One night I was having dinner at a restaurant, and I observed a familiar scene. A group of friends finished up their dinner, and got up to leave. They began to say their goodbyes. One of the adults had a young child. The parent instructed her child to give her friend a hug and kiss. The kid didn’t want to. The parent insisted. After some complaining and shaking her head, the child obeyed.
Can we stop forcing our kids to kiss people?
2 Reasons We Shouldn’t Force Our Kids to Kiss People
I think there are 2 reasons why we shouldn’t force our kids to kiss people.
- Forcing kids to kiss people doesn’t help develop their assertiveness and independence. Yes, children need to learn to listen and obey their parents. But they also need to develop their internal “muscle” for assertiveness and independence. Kids need to learn they have power. Kids need to know they can say “yes” and they can say “no,” and these words actually cause changes in the world and people around them.
- Forcing kids to kiss people can instill a message saying they don’t have control over their own bodies. One of the most important lessons to teach young children is they have control over their own bodies. Kids should know from day one that no adult is allowed to touch them without their permission. Children need to be able to express in a loud voice when they do not want an adult to touch them or enter their personal space. This lesson is for their safety. However, when parents force children to kiss people, parents send a mixed message. It’s as if parents are saying, “You have control over your own body… except in these situations which happen quite often.” These mixed messages are confusing for kids. It’s better to keep the message consistent.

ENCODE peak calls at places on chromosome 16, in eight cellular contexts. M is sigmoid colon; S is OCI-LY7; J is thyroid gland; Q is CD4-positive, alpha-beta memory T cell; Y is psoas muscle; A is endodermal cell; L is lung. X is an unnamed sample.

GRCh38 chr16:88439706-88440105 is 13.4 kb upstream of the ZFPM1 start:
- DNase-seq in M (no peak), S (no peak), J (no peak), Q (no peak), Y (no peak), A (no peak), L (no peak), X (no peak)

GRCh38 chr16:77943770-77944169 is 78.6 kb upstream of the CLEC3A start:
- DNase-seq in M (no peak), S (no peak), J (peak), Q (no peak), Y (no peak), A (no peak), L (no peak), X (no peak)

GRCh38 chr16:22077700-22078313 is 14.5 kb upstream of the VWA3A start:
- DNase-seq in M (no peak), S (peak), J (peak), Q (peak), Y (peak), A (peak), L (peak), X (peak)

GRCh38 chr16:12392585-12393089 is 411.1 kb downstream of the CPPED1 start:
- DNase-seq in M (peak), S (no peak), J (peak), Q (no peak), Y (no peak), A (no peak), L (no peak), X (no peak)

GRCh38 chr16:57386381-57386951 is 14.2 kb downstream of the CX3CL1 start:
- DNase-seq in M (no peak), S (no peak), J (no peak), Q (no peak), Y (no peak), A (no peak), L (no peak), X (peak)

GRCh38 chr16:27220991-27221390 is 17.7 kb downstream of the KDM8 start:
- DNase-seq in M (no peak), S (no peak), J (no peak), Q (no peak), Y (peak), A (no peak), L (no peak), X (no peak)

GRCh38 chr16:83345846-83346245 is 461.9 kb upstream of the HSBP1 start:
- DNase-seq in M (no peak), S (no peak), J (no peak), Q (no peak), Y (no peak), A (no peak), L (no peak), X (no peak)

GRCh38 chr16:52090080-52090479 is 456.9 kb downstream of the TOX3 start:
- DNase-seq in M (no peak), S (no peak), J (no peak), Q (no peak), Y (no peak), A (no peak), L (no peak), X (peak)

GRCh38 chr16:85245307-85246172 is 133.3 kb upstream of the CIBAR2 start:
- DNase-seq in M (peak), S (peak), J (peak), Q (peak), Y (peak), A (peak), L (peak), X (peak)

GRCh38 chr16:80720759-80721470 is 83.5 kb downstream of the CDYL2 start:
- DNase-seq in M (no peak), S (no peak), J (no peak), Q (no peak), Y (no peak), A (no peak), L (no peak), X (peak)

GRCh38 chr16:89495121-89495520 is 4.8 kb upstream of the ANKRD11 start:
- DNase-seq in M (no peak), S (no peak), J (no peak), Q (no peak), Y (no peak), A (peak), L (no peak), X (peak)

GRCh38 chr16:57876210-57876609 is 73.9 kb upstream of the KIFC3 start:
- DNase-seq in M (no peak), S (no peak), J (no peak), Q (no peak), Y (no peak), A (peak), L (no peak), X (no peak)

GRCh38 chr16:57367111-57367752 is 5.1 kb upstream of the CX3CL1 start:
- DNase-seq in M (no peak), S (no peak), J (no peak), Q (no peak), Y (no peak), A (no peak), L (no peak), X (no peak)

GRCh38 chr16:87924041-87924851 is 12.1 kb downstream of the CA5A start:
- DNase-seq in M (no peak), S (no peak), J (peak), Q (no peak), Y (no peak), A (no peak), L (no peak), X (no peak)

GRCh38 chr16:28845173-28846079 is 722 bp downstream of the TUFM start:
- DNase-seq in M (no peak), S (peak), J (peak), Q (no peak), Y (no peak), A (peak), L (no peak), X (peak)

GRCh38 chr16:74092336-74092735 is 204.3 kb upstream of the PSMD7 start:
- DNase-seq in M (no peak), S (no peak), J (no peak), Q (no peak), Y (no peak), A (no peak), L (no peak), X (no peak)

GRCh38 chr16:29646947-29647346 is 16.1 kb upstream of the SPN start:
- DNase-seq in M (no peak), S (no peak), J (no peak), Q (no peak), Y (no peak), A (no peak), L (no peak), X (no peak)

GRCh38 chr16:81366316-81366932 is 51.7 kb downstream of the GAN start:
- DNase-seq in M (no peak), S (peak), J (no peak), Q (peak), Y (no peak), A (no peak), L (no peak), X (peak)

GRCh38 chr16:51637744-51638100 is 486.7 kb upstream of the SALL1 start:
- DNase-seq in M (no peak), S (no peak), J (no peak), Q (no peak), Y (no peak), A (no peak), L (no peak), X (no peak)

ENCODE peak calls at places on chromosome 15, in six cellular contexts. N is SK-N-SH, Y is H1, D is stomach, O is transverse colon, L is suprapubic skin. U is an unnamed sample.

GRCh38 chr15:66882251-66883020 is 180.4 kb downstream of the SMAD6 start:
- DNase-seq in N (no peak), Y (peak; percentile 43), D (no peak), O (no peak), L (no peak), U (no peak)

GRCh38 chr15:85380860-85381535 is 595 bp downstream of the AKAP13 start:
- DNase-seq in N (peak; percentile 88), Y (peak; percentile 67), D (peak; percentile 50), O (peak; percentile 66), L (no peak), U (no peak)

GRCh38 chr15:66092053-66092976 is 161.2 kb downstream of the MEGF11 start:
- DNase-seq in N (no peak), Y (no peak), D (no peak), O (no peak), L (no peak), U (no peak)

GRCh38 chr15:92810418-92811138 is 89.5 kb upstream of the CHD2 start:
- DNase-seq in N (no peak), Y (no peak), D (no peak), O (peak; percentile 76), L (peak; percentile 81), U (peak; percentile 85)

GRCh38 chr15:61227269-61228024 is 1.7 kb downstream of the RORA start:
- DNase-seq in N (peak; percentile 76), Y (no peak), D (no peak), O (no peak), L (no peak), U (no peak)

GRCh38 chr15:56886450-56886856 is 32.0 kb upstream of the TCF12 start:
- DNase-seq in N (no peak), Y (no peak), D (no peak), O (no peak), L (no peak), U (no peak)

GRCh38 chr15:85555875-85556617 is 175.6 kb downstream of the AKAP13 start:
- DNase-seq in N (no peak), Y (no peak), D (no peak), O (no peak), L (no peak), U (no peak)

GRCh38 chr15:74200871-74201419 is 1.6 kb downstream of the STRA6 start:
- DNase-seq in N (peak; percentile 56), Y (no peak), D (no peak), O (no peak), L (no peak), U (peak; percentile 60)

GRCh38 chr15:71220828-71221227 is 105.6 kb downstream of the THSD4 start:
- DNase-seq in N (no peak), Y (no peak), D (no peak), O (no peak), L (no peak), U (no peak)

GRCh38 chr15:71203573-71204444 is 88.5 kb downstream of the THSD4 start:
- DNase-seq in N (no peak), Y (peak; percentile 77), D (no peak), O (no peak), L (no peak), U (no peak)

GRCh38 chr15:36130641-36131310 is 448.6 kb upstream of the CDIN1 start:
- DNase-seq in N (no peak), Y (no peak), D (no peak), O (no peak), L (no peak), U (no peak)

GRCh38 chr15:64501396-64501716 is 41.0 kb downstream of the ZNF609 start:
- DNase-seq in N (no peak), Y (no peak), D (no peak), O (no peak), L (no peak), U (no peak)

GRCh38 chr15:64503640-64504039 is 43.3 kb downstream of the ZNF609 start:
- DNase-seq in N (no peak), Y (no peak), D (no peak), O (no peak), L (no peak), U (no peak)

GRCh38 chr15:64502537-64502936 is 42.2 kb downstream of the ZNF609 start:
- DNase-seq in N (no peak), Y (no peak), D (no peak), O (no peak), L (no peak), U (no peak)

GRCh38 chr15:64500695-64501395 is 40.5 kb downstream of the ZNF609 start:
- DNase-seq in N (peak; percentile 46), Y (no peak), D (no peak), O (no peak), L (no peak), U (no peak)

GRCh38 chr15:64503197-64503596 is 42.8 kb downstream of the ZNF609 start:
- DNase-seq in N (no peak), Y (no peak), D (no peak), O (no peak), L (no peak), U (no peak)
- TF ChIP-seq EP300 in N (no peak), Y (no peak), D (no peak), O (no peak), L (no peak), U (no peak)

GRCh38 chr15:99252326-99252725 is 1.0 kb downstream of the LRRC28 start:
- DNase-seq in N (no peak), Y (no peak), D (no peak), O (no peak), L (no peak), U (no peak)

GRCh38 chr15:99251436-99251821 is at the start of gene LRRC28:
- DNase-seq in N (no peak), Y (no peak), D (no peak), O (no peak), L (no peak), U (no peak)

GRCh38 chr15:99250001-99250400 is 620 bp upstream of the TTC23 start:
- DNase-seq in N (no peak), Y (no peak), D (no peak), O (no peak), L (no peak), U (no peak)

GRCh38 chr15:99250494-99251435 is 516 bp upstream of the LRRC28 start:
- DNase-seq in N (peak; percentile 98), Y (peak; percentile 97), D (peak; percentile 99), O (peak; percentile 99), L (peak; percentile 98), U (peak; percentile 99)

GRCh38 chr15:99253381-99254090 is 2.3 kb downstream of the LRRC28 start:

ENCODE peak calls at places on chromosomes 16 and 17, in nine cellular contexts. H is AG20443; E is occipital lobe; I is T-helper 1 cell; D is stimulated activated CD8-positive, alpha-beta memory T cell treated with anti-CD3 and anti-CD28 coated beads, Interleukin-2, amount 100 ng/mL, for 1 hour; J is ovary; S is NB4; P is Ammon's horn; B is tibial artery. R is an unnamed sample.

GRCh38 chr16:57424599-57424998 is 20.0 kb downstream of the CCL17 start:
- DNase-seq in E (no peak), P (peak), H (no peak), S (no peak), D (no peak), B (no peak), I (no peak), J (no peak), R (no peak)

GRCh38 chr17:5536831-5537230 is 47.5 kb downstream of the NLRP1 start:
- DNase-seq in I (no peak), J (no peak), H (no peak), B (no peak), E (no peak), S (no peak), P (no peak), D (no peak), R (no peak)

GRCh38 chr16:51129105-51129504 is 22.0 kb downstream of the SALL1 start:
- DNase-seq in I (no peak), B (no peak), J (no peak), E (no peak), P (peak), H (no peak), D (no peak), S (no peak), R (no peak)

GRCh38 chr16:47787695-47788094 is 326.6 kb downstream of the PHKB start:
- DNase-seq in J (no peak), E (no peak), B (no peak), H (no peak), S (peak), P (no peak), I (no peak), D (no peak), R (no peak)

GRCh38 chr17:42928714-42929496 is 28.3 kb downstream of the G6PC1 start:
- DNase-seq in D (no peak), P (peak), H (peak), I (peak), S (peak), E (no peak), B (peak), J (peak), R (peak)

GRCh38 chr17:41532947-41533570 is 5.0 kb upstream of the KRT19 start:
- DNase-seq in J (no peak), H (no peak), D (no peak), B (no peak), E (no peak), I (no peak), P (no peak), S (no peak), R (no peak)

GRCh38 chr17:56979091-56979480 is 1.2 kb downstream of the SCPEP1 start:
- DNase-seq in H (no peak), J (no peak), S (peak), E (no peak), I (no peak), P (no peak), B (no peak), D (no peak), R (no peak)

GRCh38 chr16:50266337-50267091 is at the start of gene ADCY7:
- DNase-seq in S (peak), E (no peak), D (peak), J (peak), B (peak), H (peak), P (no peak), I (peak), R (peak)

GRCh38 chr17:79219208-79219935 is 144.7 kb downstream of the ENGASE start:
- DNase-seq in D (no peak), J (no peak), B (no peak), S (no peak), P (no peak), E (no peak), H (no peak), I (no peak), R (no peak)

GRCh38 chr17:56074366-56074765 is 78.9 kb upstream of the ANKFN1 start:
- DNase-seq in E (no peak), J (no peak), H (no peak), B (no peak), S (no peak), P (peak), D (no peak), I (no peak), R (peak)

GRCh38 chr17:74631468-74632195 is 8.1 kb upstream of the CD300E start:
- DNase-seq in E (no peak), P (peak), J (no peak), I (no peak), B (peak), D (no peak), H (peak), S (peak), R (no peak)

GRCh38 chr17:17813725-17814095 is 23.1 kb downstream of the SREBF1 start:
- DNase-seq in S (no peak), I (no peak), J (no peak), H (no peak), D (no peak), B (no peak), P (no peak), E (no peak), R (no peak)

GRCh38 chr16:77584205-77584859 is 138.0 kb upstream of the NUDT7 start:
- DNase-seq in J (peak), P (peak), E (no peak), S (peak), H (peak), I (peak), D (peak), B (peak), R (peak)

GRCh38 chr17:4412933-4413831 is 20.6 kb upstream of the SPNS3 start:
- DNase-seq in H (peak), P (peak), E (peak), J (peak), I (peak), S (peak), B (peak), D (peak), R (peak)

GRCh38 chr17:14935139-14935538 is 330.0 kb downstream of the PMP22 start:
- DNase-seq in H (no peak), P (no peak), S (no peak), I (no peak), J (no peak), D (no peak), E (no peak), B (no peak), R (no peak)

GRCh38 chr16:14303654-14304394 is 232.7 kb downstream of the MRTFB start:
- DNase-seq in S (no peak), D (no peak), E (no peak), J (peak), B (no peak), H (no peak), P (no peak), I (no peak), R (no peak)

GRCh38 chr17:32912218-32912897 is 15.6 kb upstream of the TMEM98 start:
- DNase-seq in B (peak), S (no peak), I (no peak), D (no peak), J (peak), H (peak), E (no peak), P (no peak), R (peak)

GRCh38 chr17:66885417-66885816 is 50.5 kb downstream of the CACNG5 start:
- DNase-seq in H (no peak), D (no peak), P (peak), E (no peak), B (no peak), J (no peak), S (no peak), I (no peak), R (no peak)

Respect Children’s Autonomy
Instead of forcing children to kiss people when they don’t want to do so, I think we should respect children’s autonomy and teach them they have power and control over their own bodies. This power means they can say “no” when they aren’t comfortable touching another adult… and their “no” is okay and will be respected.
Discussion: What do you think about making your kids hug and kiss your family or friends? Why do you think this is normal practice in our society? What can we do to teach kids they have power and control over their own bodies?